Riverside trustees have agreed to use proceeds from a biannual debt issuance used in the past to pay off bonds related to the construction of the village’s public works facility in Riverside Lawn to fund a residential street improvement project in 2020.
The village of Riverside has been issuing what are known as “limited bonds,” every two years to pay off debt related to the public works facility. That project was initially financed by the issuance of $3.3 million in alternate revenue bonds.
That “alternate revenue” has been the proceeds of limited bonds the village has issued every two years.
With a final payment of about $550,000 on the public works construction-related debt slated to be made this year, there’s an opportunity for the village to issue limited bonds in the amount of $1.5 million and pay off the old debt and use the remainder to help fund another long-term investment – resurfacing Selborne Road.
Village officials have identified Selborne Road as a top candidate for improvement, but the estimated cost for improving the entire length of that roadway is about $1.3 million.
Last month, village trustees expressed support for using a new limited bond issue to help fund that work, perhaps using motor fuel taxes or revenue from the village’s 1-percent local sales tax to make up the difference.
“Village residents have been very vocal about wanting the village to address [Selborne Road],” said Trustee Cristin Evans at the village board’s July 18 meeting.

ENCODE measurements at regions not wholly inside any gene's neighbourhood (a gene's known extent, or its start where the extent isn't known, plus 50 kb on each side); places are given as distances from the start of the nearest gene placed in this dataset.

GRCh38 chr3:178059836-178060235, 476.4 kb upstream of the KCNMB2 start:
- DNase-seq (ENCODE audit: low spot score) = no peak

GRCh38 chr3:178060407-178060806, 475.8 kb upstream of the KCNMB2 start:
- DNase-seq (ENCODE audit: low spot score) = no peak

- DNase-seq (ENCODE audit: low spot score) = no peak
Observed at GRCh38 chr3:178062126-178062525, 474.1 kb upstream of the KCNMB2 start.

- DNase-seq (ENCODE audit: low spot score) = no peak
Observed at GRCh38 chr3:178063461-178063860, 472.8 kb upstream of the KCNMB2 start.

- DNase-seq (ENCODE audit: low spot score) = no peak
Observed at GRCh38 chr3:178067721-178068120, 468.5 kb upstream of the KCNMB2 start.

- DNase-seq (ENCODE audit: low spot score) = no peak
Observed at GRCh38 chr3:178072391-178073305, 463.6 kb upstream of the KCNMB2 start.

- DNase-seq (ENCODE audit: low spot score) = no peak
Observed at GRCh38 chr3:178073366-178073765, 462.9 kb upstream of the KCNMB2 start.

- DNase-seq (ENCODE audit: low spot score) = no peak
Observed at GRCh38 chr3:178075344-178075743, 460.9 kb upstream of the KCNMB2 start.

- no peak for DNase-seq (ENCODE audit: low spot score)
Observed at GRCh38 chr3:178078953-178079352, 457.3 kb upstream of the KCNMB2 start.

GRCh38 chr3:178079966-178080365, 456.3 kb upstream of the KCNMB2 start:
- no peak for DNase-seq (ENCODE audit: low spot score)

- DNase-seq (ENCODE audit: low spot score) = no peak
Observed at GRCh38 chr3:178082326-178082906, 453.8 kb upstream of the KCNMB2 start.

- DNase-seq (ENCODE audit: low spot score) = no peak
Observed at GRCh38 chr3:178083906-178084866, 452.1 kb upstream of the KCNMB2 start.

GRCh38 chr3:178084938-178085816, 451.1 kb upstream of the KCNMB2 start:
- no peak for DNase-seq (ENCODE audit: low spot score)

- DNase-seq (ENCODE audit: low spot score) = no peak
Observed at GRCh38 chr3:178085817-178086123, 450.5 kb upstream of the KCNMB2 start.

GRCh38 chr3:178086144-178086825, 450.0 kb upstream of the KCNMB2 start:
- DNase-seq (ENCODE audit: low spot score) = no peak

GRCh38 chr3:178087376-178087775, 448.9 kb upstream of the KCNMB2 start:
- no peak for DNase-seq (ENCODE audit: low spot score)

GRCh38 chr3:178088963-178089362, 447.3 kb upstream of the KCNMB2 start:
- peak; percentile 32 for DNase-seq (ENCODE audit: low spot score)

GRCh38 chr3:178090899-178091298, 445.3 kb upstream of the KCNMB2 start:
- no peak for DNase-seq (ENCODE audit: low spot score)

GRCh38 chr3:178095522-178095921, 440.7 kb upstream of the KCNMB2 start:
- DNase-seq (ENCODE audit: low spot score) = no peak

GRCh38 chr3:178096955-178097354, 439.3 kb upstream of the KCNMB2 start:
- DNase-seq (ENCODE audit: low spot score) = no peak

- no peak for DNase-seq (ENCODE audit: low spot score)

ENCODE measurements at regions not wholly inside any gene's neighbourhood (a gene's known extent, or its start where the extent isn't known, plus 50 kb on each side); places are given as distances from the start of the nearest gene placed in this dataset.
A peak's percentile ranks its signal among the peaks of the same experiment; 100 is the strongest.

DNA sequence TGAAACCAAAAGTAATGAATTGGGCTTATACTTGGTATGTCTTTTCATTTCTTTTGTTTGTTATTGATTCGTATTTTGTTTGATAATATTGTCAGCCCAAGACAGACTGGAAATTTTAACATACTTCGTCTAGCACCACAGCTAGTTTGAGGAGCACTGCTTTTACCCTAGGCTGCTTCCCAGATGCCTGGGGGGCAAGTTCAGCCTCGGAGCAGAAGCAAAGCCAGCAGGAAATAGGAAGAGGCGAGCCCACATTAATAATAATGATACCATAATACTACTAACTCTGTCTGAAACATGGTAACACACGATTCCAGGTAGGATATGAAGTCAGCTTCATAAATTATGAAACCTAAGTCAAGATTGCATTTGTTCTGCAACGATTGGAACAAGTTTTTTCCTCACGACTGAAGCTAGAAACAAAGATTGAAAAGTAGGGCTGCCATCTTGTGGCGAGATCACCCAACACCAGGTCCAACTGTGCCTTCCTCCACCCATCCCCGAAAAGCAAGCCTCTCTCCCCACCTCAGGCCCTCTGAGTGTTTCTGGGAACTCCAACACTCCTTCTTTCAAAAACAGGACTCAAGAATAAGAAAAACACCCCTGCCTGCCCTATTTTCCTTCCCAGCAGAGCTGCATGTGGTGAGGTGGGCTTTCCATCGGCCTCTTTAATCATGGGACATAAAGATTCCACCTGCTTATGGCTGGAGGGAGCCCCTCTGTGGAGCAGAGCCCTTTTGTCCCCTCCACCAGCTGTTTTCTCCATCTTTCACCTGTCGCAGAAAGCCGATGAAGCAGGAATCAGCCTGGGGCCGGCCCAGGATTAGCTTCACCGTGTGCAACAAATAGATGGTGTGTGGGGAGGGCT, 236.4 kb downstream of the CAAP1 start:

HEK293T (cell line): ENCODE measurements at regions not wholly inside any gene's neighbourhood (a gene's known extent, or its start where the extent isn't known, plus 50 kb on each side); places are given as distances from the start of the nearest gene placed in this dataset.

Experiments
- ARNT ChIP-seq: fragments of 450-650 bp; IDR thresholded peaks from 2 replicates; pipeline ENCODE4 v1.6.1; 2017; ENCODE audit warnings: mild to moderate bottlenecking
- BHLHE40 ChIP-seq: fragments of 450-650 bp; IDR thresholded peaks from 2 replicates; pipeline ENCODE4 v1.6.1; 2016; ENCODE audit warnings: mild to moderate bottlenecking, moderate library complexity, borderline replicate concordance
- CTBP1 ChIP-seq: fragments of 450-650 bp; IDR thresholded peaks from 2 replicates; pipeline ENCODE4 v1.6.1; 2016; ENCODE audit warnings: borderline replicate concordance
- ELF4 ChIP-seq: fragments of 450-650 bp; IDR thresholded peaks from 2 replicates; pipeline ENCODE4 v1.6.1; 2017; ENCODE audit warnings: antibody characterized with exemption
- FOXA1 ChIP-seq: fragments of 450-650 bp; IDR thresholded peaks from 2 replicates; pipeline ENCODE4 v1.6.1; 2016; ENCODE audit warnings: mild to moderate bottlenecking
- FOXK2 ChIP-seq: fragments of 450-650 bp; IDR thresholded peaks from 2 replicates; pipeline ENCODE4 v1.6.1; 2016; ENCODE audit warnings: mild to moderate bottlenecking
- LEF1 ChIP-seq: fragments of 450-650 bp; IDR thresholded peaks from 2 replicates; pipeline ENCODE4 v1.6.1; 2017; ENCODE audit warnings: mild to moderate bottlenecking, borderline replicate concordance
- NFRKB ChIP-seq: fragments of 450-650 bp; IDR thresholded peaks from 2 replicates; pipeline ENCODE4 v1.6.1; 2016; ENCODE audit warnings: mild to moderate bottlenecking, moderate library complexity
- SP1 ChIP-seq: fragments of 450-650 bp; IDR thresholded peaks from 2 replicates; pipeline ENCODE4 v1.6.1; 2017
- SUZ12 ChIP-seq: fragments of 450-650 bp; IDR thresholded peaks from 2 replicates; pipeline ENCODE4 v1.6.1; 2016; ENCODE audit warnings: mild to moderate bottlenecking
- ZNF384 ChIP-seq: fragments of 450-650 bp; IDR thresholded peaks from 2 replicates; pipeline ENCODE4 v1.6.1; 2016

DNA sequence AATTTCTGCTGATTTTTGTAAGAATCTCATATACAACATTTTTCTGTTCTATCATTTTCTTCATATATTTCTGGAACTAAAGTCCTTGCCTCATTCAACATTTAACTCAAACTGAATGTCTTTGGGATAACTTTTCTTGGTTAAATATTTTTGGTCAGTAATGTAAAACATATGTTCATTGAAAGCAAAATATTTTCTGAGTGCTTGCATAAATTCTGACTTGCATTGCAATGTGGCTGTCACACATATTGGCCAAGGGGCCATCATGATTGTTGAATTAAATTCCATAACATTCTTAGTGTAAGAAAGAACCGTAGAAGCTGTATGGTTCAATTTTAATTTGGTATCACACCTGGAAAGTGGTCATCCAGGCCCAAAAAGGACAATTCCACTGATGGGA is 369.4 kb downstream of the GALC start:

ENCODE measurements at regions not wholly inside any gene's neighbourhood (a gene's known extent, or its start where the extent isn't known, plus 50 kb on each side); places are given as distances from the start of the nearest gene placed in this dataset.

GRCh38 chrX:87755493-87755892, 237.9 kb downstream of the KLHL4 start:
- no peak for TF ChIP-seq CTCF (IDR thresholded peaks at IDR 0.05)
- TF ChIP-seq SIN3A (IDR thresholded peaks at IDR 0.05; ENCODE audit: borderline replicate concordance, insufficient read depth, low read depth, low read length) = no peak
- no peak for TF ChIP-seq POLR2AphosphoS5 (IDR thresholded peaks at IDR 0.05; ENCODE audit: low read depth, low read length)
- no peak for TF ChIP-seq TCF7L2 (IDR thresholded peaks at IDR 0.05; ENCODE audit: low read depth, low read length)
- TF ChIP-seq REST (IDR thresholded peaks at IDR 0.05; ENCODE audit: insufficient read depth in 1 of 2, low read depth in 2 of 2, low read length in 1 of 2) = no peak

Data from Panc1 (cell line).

Trustee Edward Hannon said that Selborne Road has been a frequent topic in his conversations with residents since his election to the village board in April.
“I’m very excited that this is a commitment to those residents that there is a fix, [that] it’s recognized as an urgent situation and they’re first in line next construction season,” Hannon said. “If this allows us to do this, I think it’s a great idea.”
Back in 2014, voters approved a $2.5 million bond issue for road improvements, but those funds have already been spent and the village likely wouldn’t seek another such bond issue until 2024 when the debt is paid off.
But, with the public works construction bonds paid off after this year, the village could choose to issue limited bonds every couple of years to fund infrastructure projects, like road improvements, moving forward.
Limited bonds are capped by state statute, but municipalities can levy taxes to pay off the debt service on them without going to referendum, although they are subject to a public hearing.
Every year since 2003, Riverside has been levying taxes to pay off the limited bonds it has issued every other year to pay the debt service on the public works construction bonds.
And because the levy for limited bond debt service has stayed steady for the past 16 years, Riverside officials may conclude that maintaining that levy in the future to fund other capital projects would not place an additional burden on taxpayers.
“It’s something residents have seen for a long period of time,” said Village Manager Jessica Frances.
Members of the village board have not had that broader discussion yet, but will likely have it as 2021 draws near.
“It will be an ongoing discussion moving forward, but obviously with [the 2019 limited bonds], we’ll be obligated for the next two years,” Frances said.